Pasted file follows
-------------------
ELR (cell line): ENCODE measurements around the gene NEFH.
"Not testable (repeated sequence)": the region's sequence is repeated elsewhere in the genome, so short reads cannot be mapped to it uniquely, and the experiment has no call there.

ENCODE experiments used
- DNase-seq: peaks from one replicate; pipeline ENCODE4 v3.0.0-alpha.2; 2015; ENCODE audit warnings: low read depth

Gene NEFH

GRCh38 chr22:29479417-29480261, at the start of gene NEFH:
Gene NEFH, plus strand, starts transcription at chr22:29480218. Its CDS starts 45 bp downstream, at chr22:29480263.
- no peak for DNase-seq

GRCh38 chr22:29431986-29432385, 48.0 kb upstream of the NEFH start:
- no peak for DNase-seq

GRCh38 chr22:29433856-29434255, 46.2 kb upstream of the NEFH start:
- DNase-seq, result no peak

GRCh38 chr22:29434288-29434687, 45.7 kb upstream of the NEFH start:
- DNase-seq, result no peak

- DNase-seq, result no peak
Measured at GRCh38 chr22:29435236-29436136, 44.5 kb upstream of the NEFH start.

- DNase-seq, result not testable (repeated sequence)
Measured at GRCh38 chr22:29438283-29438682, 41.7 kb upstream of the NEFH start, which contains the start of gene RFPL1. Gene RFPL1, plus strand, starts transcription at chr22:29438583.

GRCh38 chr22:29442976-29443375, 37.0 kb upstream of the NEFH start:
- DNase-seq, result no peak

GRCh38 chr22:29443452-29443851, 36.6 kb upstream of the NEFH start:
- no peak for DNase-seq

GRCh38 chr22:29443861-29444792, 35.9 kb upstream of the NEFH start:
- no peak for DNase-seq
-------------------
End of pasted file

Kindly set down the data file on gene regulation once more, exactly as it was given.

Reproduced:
ELR (cell line): ENCODE measurements around the gene NEFH.
"Not testable (repeated sequence)": the region's sequence is repeated elsewhere in the genome, so short reads cannot be mapped to it uniquely, and the experiment has no call there.

ENCODE experiments used
- DNase-seq: peaks from one replicate; pipeline ENCODE4 v3.0.0-alpha.2; 2015; ENCODE audit warnings: low read depth

Gene NEFH

GRCh38 chr22:29479417-29480261, at the start of gene NEFH:
Gene NEFH, plus strand, starts transcription at chr22:29480218. Its CDS starts 45 bp downstream, at chr22:29480263.
- no peak for DNase-seq

GRCh38 chr22:29431986-29432385, 48.0 kb upstream of the NEFH start:
- no peak for DNase-seq

GRCh38 chr22:29433856-29434255, 46.2 kb upstream of the NEFH start:
- DNase-seq, result no peak

GRCh38 chr22:29434288-29434687, 45.7 kb upstream of the NEFH start:
- DNase-seq, result no peak

- DNase-seq, result no peak
Measured at GRCh38 chr22:29435236-29436136, 44.5 kb upstream of the NEFH start.

- DNase-seq, result not testable (repeated sequence)
Measured at GRCh38 chr22:29438283-29438682, 41.7 kb upstream of the NEFH start, which contains the start of gene RFPL1. Gene RFPL1, plus strand, starts transcription at chr22:29438583.

GRCh38 chr22:29442976-29443375, 37.0 kb upstream of the NEFH start:
- DNase-seq, result no peak

GRCh38 chr22:29443452-29443851, 36.6 kb upstream of the NEFH start:
- no peak for DNase-seq

GRCh38 chr22:29443861-29444792, 35.9 kb upstream of the NEFH start:
- no peak for DNase-seq